Fig. 3. (a) Transmission spectra as a function of frequency for the ELC sample, E is parallel to the split gap (dark solid line) and perpendicular to the split gap (red dashed line). (b) The distributions of electric field and surface current for f0, f, and fp resonances, respectively.

To better understand the nature of the fp resonance, we will present a further investigation of metamaterial with periods of 40 μ m and 44 μ m. A sub-wavelength unit cell on a substrate allows the electric field to penetrate the effective surface, which yields a bound surface wave (called spoof SPPs). The transmission spectra shown in Fig. 4(a) reveal that the resonance frequency fp depends on the periodicity of unit cell, which is in accordance with the explanation of spoof SPP excitations. In particular, there is almost no change at the f0 resonance frequency position. SPPs are transverse magnetic waves propagating along a metal/dielectric interface. The dispersion relation (frequency versus wave-vector, ksp) can be obtained by solving Maxwell’ s equations under the appropriate boundary conditions. The relation is[17]

where k0 = 2π f/c is a free space wave-vector, ɛ d and ɛ m are the dielectric permittivity and metal permittivity, respectively. At THz frequencies, | Re(ɛ m)| ≫ ɛ d and . The metamaterial with sub-wavelength unit cell (periodicity p) provides the condition of the conservation of momentum between the incident THz wave and the surface plasmons. Therefore, SPPs with wave-vector ksp = 2π /p can be excited and propagate along the interface in the metal/substrate.[18] The resonance frequency fp (shown in Fig. 4(a)) is approximately determined by fpc/p(ɛ d)− 1/2, where c is the speed of light in free space and p is the periodicity of the unit cell, which shows that spoof surface plasmons provide new types of electromagnetic resonances.

Fig. 4. (a) Transmission spectra in three different periods; (b) transmitted THz spectra as a function of frequencies in the case of different silicon carrier densities.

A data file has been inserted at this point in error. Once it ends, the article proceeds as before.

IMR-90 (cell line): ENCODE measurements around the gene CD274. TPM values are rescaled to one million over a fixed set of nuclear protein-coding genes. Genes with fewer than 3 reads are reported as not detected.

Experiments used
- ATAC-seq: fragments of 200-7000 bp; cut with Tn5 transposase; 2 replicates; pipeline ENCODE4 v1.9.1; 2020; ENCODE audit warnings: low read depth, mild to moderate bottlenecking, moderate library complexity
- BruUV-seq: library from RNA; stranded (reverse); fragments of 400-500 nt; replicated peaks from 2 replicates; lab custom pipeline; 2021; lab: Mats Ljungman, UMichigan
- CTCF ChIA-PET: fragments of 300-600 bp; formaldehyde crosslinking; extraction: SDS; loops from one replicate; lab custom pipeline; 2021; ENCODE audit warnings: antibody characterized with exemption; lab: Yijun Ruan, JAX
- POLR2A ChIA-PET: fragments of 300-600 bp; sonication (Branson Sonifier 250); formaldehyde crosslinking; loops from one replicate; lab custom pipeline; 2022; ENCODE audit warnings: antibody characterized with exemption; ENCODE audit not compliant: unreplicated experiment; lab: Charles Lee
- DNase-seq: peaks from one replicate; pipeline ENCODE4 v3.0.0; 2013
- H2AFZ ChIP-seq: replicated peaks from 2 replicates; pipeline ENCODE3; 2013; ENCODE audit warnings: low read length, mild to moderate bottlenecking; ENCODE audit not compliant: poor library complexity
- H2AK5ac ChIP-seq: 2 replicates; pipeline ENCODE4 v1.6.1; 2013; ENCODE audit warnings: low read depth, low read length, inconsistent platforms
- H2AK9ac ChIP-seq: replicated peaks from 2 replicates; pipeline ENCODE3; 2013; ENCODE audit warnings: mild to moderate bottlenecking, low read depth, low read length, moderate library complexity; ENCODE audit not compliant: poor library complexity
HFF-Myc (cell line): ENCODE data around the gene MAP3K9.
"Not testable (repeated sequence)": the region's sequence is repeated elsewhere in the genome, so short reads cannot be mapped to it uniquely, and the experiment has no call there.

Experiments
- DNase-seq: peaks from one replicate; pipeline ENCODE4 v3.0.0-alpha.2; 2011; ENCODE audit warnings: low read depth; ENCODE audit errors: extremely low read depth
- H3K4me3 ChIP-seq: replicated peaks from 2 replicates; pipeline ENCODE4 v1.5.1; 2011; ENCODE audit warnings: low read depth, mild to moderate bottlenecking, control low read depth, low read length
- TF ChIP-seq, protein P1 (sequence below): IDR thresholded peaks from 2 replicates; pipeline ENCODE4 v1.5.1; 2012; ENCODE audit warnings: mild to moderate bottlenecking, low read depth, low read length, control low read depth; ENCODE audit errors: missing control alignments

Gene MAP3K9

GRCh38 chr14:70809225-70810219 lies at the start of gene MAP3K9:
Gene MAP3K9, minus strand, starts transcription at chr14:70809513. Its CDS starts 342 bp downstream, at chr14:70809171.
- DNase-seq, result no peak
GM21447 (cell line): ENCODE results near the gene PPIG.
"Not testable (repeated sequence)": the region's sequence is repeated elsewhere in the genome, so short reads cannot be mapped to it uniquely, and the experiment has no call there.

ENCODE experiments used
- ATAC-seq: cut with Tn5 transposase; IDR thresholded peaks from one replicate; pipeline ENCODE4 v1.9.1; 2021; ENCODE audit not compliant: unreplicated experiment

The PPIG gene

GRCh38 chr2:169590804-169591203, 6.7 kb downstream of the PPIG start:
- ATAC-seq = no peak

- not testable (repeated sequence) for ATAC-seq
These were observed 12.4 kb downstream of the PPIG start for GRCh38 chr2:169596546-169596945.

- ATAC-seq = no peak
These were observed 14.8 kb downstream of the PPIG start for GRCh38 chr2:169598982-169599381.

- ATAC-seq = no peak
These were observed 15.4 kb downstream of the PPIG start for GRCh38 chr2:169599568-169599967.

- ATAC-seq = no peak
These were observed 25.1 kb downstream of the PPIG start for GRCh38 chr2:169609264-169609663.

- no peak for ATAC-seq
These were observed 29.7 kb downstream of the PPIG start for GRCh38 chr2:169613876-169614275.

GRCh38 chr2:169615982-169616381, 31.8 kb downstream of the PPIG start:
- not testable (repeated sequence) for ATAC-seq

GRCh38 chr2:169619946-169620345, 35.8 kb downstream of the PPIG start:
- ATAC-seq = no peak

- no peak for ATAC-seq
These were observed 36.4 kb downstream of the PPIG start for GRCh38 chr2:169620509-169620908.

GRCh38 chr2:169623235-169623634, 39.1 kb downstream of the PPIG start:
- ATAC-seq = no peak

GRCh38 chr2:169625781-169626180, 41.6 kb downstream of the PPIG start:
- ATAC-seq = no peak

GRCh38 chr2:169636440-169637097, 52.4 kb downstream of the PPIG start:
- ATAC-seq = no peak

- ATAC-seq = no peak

Figure 4(b) reveals that the resonant transmitted THz spectra strongly depend on the carrier density of silicon. Without photo-excitation, there are two transmittance minima located at 1.47 THz and 4.73 THz corresponding to the transmittance values of 14% and 4%, respectively. There is a transmittance maximum at 1.6 THz with a transmittance of 91.5%. Between the two resonance frequencies (1.47 THz and 4.73 THz), the total transmittance decreases and the resonance of f0 initially weakens and its line-width broadens with increasing silicon carrier density (0.22× 1017 cm− 3– 4.85× 1017 cm− 3). As the carrier density of silicon further increases from 8.45× 1017 cm− 3 to 2.75× 1018 cm− 3, the resonance is continuously weakened and saturated at a transmittance of ∼ 75%. In this case, the resonator response does not show remarkable frequency dependence and is very weak near the resonance frequency of 1.47 THz, which happens because the silicon with higher carrier concentration shorts out the capacitive gap and it is difficult to establish the LC resonance. The results indicate the potential applications of an ELC resonator in a tunable narrowband THz switch. It is clear that the transmittance at f0 is strongly affected by silicon conductivity but the transmittance at fp is not significantly altered.

It is appropriate to describe the transmission properties of the proposed resonator in terms of equivalent dielectric constants. Such an approach is commonplace when studying plasmonic and metamaterial structures.[19, 20] The extracted dielectric constants are determined via inversion of the scattering parameters.[21] Figure 5 shows the corresponding equivalent permittivity around the electric inductive– capacitive resonance at various photoexcited carrier densities. Clearly, the equivalent permittivity ɛ ′ of the device is significantly turned by the photoexcited power. On the low frequency side of f0, the equivalent permittivity increases with frequency increment; however, it decreases to less than one and even becomes negative at higher frequencies near resonance frequency of f0. The sign change of ɛ ′ near f0, which is the frequency position of the transmission minimum, indicates that the structure is a form of electric resonator.[6, 7, 22] At fp, an electric resonant response in ɛ ′ is not observed, as shown in Fig. 5.

Fig. 5. Retrieved equivalent permittivity ɛ values at the resonance frequency f0 of the metamaterial.

4. Conclusions

In this paper, we show that an ELC resonator with embedded photoconductor material can perform dynamic control at THz frequencies. Important transmission tunability (about 61%) at the resonance frequency f0 is observed, which demonstrates the possibility of an active narrowband THz switch under photo-excitation. In addition, we demonstrate the excitation of spoof SPPs in the metamaterial, which results in resonance at a high frequency of fp.